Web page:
A character. A legend. A mentor.
All words used to describe boxing instructor Bob McLaughlin - which he dismisses with a wave of his hand.
The softly but deliberately spoken McLaughlin has been an integral part of East Maitland's indoor fitness centre Hit N Dip since 1995. While the gym's doors have now closed and the site is set to be redeveloped, McLaughlin is not hanging up his boxing gloves just yet.
At 80, he's still got a lot of fight left in him.
The former Australian amateur light middlerweight boxing champion has been at the gym almost every weekday for the past 26 years. In recent years he's made the drive from his Boat Harbour home, where he lives with wife Valda, often accompanied by his cattle dog.
He came for the kids.
On his last day at the iconic gym there's a steady stream of men - young and not so young - waiting to shake his hand and say goodbye. He's quick to laugh with the young men, exchanging plenty of light hearted banter and sharing in private jokes that have been years in the making.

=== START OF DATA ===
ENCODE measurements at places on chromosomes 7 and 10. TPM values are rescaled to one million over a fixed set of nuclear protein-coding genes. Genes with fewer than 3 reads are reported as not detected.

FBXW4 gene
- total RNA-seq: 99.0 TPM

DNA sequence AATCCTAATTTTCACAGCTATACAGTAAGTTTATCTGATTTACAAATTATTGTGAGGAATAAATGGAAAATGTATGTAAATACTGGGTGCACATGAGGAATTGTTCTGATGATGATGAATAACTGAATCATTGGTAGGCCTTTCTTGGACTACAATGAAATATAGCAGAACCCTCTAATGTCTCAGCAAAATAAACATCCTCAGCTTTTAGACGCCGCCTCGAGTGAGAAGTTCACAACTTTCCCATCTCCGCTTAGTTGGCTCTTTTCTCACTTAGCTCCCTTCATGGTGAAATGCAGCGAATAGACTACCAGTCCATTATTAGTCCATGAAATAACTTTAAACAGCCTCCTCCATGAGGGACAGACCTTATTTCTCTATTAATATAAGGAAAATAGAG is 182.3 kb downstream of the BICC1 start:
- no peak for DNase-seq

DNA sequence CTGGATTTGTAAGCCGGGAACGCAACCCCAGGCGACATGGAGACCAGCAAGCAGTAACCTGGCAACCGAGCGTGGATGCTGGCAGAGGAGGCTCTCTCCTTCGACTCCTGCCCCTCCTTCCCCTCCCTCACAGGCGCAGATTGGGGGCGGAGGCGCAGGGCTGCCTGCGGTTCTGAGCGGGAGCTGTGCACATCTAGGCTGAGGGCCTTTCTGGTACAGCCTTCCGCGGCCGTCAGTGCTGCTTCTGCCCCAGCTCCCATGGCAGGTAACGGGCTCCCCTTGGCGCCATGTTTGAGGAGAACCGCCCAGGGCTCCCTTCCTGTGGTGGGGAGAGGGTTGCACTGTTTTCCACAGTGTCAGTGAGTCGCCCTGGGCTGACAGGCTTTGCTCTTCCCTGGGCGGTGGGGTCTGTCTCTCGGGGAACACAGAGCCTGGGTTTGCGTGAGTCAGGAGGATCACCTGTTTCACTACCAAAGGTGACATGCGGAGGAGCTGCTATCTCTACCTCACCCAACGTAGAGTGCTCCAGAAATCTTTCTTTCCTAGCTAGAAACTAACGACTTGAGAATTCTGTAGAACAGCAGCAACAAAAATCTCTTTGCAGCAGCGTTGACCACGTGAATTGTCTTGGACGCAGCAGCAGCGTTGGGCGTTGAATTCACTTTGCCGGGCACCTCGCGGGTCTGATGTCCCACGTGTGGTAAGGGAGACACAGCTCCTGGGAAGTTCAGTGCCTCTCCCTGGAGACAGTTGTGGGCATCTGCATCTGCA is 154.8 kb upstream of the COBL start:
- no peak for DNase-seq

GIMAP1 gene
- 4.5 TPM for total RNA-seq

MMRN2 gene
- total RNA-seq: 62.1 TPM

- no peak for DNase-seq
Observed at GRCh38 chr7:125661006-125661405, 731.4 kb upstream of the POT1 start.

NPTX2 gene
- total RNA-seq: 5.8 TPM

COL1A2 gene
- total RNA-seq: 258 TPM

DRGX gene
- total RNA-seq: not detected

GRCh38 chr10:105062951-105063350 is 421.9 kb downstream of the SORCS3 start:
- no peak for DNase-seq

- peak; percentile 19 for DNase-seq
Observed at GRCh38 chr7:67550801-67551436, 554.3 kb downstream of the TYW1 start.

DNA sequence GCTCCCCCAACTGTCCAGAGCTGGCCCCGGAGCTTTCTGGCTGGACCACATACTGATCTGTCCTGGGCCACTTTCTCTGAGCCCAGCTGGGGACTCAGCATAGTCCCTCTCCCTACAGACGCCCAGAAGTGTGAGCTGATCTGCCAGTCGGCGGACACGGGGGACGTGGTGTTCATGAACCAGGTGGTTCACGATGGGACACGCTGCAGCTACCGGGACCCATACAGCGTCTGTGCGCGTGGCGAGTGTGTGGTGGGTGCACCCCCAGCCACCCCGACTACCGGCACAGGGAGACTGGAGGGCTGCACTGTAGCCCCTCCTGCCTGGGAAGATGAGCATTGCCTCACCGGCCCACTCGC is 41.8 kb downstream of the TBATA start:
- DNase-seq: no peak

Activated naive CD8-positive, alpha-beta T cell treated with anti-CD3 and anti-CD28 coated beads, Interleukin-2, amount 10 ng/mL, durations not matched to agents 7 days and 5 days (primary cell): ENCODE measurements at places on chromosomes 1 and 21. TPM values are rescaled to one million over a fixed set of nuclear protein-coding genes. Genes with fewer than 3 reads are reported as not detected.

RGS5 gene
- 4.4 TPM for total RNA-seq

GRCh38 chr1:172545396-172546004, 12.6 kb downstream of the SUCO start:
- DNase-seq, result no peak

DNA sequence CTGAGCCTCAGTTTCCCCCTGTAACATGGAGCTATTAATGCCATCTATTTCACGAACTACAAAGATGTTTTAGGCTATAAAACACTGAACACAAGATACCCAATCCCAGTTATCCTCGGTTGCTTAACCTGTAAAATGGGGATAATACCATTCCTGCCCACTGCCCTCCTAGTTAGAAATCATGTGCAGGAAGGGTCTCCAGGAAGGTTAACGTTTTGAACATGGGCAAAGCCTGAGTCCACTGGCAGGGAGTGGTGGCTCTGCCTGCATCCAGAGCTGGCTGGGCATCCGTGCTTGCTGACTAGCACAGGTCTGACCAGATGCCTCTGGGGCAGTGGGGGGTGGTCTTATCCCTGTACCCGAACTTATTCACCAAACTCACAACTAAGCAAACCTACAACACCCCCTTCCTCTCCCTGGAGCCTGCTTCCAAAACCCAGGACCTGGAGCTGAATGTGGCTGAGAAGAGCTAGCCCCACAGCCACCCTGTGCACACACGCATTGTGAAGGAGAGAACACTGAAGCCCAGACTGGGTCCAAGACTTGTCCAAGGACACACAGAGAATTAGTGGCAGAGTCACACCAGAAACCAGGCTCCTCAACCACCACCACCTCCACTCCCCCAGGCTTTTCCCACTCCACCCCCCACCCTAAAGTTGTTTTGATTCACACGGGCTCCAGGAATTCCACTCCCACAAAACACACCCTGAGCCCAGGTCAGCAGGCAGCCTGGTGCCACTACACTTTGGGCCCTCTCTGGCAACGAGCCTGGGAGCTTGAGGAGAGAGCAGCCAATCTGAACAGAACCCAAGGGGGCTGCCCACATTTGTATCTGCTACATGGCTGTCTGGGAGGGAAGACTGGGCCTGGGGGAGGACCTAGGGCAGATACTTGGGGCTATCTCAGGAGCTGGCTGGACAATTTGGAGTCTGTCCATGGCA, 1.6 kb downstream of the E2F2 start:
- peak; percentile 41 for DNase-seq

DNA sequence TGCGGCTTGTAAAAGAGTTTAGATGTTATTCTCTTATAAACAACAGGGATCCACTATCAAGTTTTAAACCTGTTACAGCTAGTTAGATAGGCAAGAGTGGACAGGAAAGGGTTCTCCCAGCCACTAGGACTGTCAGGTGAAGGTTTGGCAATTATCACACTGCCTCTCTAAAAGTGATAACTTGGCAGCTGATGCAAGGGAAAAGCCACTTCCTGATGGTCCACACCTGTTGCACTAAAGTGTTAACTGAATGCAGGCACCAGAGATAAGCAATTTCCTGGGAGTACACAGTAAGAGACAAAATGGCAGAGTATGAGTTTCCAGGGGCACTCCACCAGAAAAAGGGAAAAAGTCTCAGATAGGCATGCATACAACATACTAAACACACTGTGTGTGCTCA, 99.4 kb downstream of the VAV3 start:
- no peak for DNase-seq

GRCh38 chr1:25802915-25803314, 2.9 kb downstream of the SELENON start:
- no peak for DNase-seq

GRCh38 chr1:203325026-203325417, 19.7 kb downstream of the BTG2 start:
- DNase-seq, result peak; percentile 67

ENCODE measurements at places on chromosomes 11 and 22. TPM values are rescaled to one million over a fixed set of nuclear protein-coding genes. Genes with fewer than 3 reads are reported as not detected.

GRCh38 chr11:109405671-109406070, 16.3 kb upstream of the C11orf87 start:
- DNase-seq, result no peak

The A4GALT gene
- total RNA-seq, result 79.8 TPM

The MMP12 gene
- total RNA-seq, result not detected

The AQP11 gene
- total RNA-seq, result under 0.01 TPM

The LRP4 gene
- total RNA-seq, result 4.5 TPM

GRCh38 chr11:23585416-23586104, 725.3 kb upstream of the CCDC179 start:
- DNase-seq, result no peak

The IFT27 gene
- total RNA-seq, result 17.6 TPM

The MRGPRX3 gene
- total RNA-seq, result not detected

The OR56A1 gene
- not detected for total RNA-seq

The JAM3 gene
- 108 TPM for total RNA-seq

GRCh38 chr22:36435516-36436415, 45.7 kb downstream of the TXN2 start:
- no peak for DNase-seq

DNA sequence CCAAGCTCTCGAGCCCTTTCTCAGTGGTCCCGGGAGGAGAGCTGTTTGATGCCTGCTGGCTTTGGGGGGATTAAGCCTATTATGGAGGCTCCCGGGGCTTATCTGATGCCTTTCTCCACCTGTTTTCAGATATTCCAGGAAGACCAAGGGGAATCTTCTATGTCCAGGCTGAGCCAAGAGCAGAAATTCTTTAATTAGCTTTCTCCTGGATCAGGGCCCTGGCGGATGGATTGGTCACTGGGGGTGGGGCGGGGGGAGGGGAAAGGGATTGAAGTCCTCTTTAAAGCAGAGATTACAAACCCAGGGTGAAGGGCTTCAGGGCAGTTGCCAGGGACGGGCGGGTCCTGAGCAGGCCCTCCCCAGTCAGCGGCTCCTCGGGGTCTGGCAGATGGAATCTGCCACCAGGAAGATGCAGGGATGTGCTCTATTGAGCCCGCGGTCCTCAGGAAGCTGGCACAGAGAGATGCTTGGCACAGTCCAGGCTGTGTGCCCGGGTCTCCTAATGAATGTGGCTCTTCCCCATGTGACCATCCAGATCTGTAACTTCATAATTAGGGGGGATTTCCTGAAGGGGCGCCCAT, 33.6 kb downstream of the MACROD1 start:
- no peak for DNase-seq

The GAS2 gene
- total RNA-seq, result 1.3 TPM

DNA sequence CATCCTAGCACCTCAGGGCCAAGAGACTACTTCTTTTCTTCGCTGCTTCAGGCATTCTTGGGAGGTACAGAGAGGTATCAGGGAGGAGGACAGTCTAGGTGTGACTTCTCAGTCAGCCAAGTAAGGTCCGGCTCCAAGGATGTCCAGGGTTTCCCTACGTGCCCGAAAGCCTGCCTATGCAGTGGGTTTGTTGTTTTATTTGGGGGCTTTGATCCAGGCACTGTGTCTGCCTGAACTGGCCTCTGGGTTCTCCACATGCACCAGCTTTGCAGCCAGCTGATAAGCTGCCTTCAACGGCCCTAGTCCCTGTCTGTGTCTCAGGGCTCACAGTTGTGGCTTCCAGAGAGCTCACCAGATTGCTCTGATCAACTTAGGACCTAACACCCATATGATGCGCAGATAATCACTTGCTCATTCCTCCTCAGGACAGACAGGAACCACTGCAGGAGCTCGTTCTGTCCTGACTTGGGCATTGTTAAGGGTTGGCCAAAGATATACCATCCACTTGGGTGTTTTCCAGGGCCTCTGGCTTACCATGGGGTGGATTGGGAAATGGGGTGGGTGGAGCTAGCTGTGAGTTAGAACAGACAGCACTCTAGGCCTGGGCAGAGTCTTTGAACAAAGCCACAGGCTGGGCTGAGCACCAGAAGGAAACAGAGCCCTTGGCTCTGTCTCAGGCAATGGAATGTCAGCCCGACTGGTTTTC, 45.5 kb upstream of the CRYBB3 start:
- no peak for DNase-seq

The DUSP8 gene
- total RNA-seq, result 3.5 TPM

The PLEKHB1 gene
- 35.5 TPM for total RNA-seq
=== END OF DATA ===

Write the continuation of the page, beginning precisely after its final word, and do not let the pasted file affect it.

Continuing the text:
"He still does chin ups and the bench," said one.
"He's a character that's for sure, a legend," said Daniel Leayr from North Rothbury who called in to the gym on his way to the Tim Tszyu fight in Newcastle that night, to see McLaughlin
"Ask him about his father," says another.
McLaughlin is the son of Ron McLaughlin, a renowned amateur fighter, welterweight champion of Australia in 1941. McLaughlin started learning the craft from his father around age 6 when the family lived in Sydney.
"I started to develop a real knowledge of the game," said McLaughlin.
"You've got to know how the punches work and then you practice and then your practice more and then the balance comes in; you must understand balance."
McLaughlin was nominated as a likely starter for the Rome Olympic Games in 1960, the year Muhammad Ali won gold. But this was thwarted when he tried out for Western Suburbs rugby league club, earning a three year contract. As a professional rugby league player he lost his amateur status and the chance to go to the Olympics.